I will give you the keys to the Council…

Francis BlessingIf you’re interested in still more evidence that this pope has precious little if any sensus Catholicus, look no further than his comments concerning the glories of the Council.

For instance, speaking to a gathering of over 200 bishops, theologians, and historians gathered at the Vatican for a special Holy Year conference on the implementation of Vatican II, the Roman Rock Star said:

The Second Vatican Ecumenical Council has been a gift of the Spirit to his Church … With the Council, the Church first had an experience of faith, as she abandoned herself to God without reserve, as one who trusts and is certain of being loved. It is precisely this act of abandonment to God which stands out from an objective examination of the Acts. Anyone who wished to approach the Council without considering this interpretive key would be unable to penetrate its depths. Only from a faith perspective can we see the Council event as a gift whose still hidden wealth we must know how to mine.

Keep in mind what we’re talking about here; an ecumenical council, which by its very nature is supposed to provide clarity of thought and precise teaching so that all who wish to know can know with relative ease what Holy Mother Church proposes for our belief.

And yet, the pope speaks of the necessity of an “interpretive key” for unearthing the “still hidden wealth” of the Council, as if apart from some sort of doctrinal decoder ring we’ll never be able to “penetrate” the conciliar mystery.

Hidden wealth? Seriously?

This sounds a whole lot more like a Dan Brown thriller than the work of the Holy Spirit, doesn’t it?

He continues:

What we achieved at the Council was to show that if contemporary man wants to understand himself completely, he too needs Jesus Christ and his Church, which continues in the world as a sign of unity and communion.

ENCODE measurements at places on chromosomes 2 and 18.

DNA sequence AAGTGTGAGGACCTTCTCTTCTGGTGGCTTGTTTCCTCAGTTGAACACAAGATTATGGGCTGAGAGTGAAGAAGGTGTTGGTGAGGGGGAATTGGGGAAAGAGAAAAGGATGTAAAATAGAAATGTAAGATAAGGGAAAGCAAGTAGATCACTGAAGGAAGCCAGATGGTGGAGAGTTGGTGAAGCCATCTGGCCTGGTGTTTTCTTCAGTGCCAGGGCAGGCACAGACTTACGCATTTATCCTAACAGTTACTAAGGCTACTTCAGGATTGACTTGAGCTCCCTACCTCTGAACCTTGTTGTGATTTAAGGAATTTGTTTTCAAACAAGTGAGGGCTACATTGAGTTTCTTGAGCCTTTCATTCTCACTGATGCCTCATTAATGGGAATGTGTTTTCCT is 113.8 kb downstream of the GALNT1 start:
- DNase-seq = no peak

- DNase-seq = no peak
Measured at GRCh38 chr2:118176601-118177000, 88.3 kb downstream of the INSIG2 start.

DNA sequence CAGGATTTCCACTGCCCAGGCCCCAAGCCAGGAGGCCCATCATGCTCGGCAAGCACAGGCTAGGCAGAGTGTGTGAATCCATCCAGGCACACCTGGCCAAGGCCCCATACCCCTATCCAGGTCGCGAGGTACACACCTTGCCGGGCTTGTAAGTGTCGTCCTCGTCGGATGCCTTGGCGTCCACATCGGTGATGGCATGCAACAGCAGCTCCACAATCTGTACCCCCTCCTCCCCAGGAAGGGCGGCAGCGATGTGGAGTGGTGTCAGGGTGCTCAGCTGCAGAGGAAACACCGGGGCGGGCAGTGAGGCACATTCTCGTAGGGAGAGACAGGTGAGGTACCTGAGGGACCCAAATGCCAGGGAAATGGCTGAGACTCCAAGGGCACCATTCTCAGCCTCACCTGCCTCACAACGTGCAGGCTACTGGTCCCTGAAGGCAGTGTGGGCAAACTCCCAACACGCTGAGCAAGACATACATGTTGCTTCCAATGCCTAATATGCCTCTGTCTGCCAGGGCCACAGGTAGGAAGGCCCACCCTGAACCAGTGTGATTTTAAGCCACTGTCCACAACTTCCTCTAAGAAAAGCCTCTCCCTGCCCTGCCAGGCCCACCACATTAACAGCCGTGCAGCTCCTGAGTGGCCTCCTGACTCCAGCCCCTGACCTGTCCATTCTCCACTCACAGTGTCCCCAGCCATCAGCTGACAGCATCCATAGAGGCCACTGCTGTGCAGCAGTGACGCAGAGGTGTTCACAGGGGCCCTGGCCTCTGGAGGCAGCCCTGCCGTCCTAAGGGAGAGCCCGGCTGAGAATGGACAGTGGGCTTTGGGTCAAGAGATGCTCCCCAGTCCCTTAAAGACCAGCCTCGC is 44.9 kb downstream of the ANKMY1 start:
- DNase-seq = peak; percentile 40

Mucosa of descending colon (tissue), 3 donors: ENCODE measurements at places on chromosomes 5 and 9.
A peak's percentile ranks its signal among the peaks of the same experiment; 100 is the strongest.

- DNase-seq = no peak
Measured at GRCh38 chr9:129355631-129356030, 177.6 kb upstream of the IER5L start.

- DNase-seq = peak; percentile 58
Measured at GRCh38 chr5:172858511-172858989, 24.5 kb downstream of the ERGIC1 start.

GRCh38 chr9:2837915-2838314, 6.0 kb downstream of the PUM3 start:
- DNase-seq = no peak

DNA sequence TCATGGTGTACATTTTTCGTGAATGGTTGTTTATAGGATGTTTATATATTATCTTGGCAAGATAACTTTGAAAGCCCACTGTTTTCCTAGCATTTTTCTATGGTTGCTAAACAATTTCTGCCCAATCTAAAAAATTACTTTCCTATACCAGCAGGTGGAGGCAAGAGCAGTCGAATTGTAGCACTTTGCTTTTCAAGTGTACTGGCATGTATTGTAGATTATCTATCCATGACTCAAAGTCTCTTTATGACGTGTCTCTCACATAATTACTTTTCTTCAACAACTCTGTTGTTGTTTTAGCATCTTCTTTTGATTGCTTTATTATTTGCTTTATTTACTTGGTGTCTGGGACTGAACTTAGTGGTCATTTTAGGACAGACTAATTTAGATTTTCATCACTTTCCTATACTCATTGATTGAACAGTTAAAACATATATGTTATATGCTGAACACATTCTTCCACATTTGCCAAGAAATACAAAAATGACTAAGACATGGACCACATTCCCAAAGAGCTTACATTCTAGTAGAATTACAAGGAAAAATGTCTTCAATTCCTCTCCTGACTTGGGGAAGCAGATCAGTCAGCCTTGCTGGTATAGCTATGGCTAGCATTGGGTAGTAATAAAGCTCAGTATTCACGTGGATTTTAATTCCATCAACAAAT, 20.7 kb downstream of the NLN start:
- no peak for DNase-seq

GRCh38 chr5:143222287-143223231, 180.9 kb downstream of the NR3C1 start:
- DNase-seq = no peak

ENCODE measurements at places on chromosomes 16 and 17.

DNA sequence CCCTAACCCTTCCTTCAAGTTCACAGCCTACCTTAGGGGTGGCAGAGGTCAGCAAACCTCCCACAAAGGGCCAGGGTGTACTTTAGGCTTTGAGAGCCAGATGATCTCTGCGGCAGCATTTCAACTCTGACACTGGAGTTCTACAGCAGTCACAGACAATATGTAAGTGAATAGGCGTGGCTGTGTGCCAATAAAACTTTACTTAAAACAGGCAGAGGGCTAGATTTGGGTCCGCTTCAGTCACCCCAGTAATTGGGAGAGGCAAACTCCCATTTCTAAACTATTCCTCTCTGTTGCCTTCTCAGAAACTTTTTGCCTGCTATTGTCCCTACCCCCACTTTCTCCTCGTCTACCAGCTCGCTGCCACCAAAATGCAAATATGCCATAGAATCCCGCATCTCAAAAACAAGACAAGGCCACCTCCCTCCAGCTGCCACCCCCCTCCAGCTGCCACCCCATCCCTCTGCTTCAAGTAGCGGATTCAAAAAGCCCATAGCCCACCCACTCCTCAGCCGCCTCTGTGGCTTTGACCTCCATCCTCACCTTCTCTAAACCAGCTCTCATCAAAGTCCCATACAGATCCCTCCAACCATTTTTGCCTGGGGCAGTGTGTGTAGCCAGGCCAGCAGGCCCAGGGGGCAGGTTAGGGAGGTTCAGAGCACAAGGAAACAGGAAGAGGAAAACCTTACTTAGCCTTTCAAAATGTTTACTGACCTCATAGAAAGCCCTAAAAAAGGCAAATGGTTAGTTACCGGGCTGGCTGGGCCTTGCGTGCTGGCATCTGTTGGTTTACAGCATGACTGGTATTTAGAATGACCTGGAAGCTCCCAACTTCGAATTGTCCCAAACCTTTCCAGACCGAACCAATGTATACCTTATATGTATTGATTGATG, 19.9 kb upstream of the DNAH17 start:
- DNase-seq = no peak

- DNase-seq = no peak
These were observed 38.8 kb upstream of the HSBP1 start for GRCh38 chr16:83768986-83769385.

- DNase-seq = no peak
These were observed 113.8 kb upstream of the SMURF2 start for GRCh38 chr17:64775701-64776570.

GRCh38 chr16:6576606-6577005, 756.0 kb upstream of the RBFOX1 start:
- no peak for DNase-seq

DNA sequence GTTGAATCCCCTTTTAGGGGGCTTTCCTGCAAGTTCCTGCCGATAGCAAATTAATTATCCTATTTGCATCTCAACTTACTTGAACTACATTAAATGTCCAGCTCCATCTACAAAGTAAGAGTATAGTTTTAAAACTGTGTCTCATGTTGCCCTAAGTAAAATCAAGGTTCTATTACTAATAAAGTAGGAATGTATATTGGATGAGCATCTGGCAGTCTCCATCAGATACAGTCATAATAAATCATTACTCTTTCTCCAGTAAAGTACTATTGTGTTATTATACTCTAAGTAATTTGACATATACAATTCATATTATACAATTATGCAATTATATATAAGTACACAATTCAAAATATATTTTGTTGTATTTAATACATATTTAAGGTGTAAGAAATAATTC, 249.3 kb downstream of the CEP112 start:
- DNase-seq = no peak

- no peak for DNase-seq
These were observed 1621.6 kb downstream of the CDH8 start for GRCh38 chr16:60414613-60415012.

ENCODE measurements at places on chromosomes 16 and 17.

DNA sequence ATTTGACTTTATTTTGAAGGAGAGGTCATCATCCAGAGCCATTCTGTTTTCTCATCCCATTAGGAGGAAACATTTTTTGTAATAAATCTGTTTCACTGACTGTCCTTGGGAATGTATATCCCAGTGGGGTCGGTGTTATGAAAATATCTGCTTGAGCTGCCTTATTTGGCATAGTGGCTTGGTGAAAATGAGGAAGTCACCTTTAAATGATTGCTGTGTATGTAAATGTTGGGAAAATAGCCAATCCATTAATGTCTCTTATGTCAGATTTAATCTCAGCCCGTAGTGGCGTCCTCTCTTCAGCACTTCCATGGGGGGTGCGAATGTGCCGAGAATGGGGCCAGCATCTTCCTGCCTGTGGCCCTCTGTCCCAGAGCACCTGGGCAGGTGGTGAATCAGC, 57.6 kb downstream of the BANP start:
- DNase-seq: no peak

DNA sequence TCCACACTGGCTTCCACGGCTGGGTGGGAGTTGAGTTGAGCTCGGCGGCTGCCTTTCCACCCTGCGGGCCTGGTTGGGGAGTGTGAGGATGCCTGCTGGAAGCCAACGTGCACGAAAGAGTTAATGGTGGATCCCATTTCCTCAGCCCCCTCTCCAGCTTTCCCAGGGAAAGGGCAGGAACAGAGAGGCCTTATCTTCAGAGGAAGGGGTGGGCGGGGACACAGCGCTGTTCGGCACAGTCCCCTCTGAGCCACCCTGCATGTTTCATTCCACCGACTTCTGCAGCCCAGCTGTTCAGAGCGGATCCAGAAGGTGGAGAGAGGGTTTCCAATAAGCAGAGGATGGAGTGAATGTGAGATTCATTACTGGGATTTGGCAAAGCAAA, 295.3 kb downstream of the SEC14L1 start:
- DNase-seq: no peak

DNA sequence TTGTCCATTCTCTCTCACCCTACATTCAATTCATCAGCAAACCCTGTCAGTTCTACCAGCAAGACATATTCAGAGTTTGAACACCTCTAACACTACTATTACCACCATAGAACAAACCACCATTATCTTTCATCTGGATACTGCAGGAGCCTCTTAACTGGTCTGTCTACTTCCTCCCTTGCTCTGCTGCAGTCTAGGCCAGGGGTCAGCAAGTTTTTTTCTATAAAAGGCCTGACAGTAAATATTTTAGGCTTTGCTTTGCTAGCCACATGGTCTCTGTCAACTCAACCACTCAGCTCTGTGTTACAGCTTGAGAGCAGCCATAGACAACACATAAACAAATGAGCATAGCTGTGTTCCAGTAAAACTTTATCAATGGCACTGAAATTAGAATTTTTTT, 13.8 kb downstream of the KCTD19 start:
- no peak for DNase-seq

We have grown so used to popes speaking in such vague and vapid ways that it would be understandable if one were to miss the gravity of these words, however, pay close attention to what the pope is doing here:

First, he speaks as if the Church was established, not by the Son of God, Jesus Christ, for our eternal salvation, but by the Father of Psychoanalysis, Sigmund Freud, as if she is little more than a useful tool for man’s self-understanding.

Worse still, he is reducing the Church to a mere “sign of unity and communion,” when in truth the Holy Catholic Church, as an alter Christus, is better understood as the cause of unity and communion; so much so that apart from her there is no salvation.

Pope Pius XII put it thus:

As Bellarmine notes with acumen and accuracy, this appellation of the Body of Christ is not to be explained solely by the fact that Christ must be called the Head of His Mystical Body, but also by the fact that He so sustains the Church, and so in a certain sense lives in the Church, that she is, as it were, another Christ. The Doctor of the Gentiles, in his letter to the Corinthians, affirms this when, without further qualification, he calls the Church “Christ,” following no doubt the example of his Master who called out to him from on high when he was attacking the Church: “Saul, Saul, why persecutest thou me?” Indeed, if we are to believe Gregory of Nyssa, the Church is often called simply “Christ” by the Apostle; and you are familiar Venerable Brethren, with that phrase of Augustine: “Christ preaches Christ.” (Pope Pius XII, Mystici Corporis 53)

That’s quite a contrast in ecclesiologies, isn’t it?

Continuing his Holy Year address, the pope went on to invoke one of his (and indeed every modernist’s) favorite themes; newness:

While she [the Church] attests to the newness of the promise, she makes its fulfilment evident …